Published: January 28, 2020

Lake City Shoe Repair: Heart and sole of craftsmanship

The Landis stitching machine Johnson uses in his shop hearkens back to the 1940s, and survived a fire when the business burned more than a decade ago.

The Landis stitching machine Johnson uses in his shop hearkens back to the 1940s, and survived a fire when the business burned more than a decade ago.

On his road to business ownership, a younger Wayne Johnson gave up trucks for treads.

Although he’s no longer rolling down the highway in a diesel machine, Johnson’s focus is on rubber meeting the road.

At his Lake City Shoe Repair at 3115 Government Way, Johnson daily attaches treads to the bottom of boots and shoes, sews leather, and fits footwear to uncommon feet.

He’s been doing it in Coeur d’Alene for 45 years and doesn’t plan to stop any time soon.

Although running a business for four decades has not always been smooth sailing, it was his gear grinding behind the steering wheel of big rigs in southern Idaho that led him to a career in footwear.

“The trucks and I didn’t get along,” Johnson said.

Before becoming a truck driver, Johnson had worked in a shoe shop. After poking around at other work, including in a Utah steel mill, Johnson decided to pack up and head north to purchase a shoe business in a place called Coeur d’Alene.

“I had never heard of this place before,” he said. “But I knew shoes and knew the business.”

He and his wife and small children headed north on an adventure.

“We had $10 and a credit card,” he said. “You wouldn’t want to do that these days.”

When he purchased it, Lake City Shoe Repair was located at the northern edge of old Coeur d’Alene near East Harrison Avenue. Over the years the business moved around. It was located at Ironwood Mall, and then 7-11 Plaza along Best Avenue, where the business was destroyed in a fire.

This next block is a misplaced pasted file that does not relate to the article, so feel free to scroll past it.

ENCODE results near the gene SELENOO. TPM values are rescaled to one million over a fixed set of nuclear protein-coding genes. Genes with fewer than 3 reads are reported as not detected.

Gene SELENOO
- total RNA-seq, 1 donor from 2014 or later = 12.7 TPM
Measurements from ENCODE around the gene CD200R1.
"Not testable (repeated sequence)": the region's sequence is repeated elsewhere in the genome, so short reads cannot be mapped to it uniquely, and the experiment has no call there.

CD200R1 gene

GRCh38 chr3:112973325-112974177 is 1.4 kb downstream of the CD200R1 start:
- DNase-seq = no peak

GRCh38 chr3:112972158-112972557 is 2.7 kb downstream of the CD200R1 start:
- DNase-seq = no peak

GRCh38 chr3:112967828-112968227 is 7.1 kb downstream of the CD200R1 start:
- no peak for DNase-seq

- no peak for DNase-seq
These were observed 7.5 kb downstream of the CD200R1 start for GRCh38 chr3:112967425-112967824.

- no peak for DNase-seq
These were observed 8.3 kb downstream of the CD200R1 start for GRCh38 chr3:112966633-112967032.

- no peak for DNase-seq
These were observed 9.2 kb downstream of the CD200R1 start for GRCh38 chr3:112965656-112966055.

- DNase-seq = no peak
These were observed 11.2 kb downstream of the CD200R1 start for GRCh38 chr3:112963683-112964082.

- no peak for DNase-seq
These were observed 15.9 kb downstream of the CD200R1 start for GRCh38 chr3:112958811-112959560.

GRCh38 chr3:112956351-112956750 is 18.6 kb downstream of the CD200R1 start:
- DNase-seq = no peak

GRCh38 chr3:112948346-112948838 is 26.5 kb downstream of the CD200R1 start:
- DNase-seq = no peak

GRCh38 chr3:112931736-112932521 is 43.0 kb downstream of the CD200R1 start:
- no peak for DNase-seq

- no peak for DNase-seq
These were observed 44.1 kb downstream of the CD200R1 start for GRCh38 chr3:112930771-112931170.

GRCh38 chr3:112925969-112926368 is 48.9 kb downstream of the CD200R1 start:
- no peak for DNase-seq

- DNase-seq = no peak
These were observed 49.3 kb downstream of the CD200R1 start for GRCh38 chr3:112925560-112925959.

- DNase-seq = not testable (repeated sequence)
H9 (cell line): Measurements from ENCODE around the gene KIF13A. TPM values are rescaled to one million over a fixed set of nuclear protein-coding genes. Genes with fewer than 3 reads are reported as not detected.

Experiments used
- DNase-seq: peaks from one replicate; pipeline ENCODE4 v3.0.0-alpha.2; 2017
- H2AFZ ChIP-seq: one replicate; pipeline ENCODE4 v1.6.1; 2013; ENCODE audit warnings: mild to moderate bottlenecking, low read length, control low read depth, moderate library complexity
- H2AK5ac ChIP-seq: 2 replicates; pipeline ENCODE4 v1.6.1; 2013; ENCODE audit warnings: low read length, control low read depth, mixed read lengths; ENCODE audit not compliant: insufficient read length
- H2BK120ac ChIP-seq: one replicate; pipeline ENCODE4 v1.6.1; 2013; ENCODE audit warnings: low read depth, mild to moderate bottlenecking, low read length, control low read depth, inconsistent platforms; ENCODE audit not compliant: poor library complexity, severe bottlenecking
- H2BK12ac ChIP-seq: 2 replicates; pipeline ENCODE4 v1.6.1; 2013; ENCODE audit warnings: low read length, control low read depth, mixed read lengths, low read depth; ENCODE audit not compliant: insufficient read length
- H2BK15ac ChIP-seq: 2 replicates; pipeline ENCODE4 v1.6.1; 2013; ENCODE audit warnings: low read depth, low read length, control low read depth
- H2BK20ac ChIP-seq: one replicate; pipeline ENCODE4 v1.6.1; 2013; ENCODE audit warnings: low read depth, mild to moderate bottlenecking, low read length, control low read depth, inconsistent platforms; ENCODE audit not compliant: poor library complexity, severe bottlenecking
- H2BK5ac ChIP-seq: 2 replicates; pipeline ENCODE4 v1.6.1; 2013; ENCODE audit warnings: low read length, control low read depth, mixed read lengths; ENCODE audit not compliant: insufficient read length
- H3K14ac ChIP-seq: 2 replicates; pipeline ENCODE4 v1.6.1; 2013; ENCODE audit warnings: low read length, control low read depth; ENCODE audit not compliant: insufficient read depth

The goodness of others helped him rebuild, he said.

“Someone had a fundraiser and donated $8,000,” Johnson said. “If it hadn’t been for that I couldn’t have restored the business.”

He saved the shop’s old iron machinery including an Adler long arm sewing machine, a Landis stitcher from the 1940s and a huge buffing and grinding machine that shapes new soles.

The business landed at its present location less than a decade ago after leaving a space farther north along Government Way. His clientele has followed him through the years, he said because boot makers and shoe repair shops — once common — are hard to find these days.

“There aren’t many of us around,” he said.

And because Johnson provides a product that is becoming more popular: His diabetic shoes and inserts qualify under most insurance plans because diabetic shoes and inserts have been shown to drastically reduce the need for amputations, he said.

In addition, Johnson, a certified pedorthist, can provide custom shoes to unusual feet by making a mold used to manufacture a shoe or boot to fit feet with abnormalities, or ones wracked by disease or injury.

Although his shop sells shoes, logging boots, purses and belts, as well as laces and leather maintenance products such as boot goop and polish, much of his time is spent behind a small wall mending, sewing and buffing.

Visitors to the store are greeted with the smell of leather and glue.

“People always mention it, but I can’t smell it,” said Johnson, who wears a boot maker’s apron and whose hands are accustomed to the tools of the trade — hammers and pliers and draw knives.

He collects repair work, which is prepaid, in large totes. Because of the large volume of repairs, he is usually several weeks from being caught up.

“A few years ago it really took off,” he said.

So, he tags the boots and shoes with blue tags if they are ready for pickup, and with orange tags for the owners who have failed to retrieve their wares.

After a while — and after the store has made several attempts to call the owners — those shoes are donated to local charities.

Johnson has no shortage of help around the store. He has 25 grandkids, and a couple of them are saving to buy iPhones.

They have a role model in their grandfather who for years delivered newspapers at night, including on a lake route in a boat to Cottonwood Bay, before returning to the store to fix boots and shoes during the day.

“They come in a couple of nights per week,” he said of his grandkids. “That’s what you have to do.”

Johnson also fixes zippers.

“All kinds,” he said.

And stitches coats, purses and belts.

“We’ll fix just about anything,” he said.


Wayne Johnson has operated Lake City Shore Repair in Coeur d’Alene for 45 years.


A certified Pedorthist, Wayne Johnson supplies shoes to diabetics and can provide custom shoes to fit unconventional feet.


The tools of the trade. Wayne Johnson displays the pliers and hammer he uses to resole boots and shoes at Lake City Shoe Repair.